“Paradoxical effects of stress and an executive task on decisions under risk”

[Neuroscience]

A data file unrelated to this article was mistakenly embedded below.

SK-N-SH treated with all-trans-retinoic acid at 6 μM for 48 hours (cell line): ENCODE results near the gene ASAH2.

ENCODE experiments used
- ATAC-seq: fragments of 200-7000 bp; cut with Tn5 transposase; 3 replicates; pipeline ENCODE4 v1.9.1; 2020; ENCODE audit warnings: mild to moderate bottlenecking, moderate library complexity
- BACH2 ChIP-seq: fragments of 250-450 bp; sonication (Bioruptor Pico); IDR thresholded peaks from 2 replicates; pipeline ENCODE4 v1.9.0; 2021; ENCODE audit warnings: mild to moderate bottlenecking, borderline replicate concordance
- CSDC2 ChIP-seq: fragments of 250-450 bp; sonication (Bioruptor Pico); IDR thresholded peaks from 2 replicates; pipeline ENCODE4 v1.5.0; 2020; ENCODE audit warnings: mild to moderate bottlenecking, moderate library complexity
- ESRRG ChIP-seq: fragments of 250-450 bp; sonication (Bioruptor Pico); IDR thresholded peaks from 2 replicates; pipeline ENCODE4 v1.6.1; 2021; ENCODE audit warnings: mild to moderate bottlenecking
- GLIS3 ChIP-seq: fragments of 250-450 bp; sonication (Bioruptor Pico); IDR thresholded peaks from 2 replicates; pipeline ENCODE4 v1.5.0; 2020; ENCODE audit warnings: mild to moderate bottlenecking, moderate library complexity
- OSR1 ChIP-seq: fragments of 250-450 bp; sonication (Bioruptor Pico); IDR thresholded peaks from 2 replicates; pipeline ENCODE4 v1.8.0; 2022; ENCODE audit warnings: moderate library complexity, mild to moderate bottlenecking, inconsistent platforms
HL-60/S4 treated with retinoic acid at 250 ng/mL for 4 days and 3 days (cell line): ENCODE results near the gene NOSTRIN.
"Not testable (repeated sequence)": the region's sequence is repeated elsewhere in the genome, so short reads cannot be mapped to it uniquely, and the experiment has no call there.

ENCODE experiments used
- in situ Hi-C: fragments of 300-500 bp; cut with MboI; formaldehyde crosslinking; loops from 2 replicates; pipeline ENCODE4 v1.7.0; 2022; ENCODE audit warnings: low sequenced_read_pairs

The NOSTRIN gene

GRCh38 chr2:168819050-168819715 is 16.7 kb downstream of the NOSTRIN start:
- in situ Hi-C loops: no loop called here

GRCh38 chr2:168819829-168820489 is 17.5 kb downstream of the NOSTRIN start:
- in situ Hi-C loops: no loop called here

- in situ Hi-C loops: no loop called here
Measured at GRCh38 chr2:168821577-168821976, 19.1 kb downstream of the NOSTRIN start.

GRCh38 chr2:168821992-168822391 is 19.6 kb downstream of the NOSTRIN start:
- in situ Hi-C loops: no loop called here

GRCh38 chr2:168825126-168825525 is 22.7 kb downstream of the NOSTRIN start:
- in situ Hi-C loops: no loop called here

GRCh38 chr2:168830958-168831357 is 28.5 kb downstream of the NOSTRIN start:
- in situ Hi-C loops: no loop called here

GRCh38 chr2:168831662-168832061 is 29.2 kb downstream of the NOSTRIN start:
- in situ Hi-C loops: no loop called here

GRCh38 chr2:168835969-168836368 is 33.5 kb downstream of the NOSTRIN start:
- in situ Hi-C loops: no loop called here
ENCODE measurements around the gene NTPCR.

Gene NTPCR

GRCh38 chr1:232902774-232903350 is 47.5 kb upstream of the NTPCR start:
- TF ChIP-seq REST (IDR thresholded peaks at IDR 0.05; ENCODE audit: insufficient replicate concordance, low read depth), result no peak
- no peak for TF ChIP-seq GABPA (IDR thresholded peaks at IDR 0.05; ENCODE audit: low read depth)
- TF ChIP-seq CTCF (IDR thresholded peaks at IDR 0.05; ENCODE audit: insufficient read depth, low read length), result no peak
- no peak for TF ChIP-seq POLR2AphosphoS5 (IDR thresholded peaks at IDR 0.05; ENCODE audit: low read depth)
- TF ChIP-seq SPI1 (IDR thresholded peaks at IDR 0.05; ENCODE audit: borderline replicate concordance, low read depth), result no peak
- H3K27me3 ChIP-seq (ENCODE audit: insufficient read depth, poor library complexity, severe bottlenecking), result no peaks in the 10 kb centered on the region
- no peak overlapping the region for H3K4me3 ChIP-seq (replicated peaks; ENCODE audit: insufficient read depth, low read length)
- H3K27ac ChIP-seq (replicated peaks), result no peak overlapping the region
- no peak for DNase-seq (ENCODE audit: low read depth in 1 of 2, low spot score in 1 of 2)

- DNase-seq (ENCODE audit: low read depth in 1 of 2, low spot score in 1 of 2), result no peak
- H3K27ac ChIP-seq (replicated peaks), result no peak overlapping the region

Two wrongs don’t make a right, but when it comes to cognitive neuroscience, sometimes two simultaneous impairments counterintuitively make for improved performance. Previous research has established that decisions made either under stress or while multitasking tend to be impaired. Extending this research in the June issue of Cognitive Neuroscience, Pabst and colleagues examined the combined effect of these impairments on decision making, uncovering a paradoxical result. A simple prediction might hold that this combination of impairments would combine or synthesize, resulting in even worse decision making; puzzlingly, however, Pabst et al. found that decisions made by stressed, multitasking individuals performed better than a control group acting in the absence of either factor. The most likely explanation, according to the authors, is that the combination of stress and dual task monitoring induces a cognitive switch from serial to parallel goal monitoring, potentially by means of elevated dopamine concentrations in areas of the brain implicated in goal monitoring.

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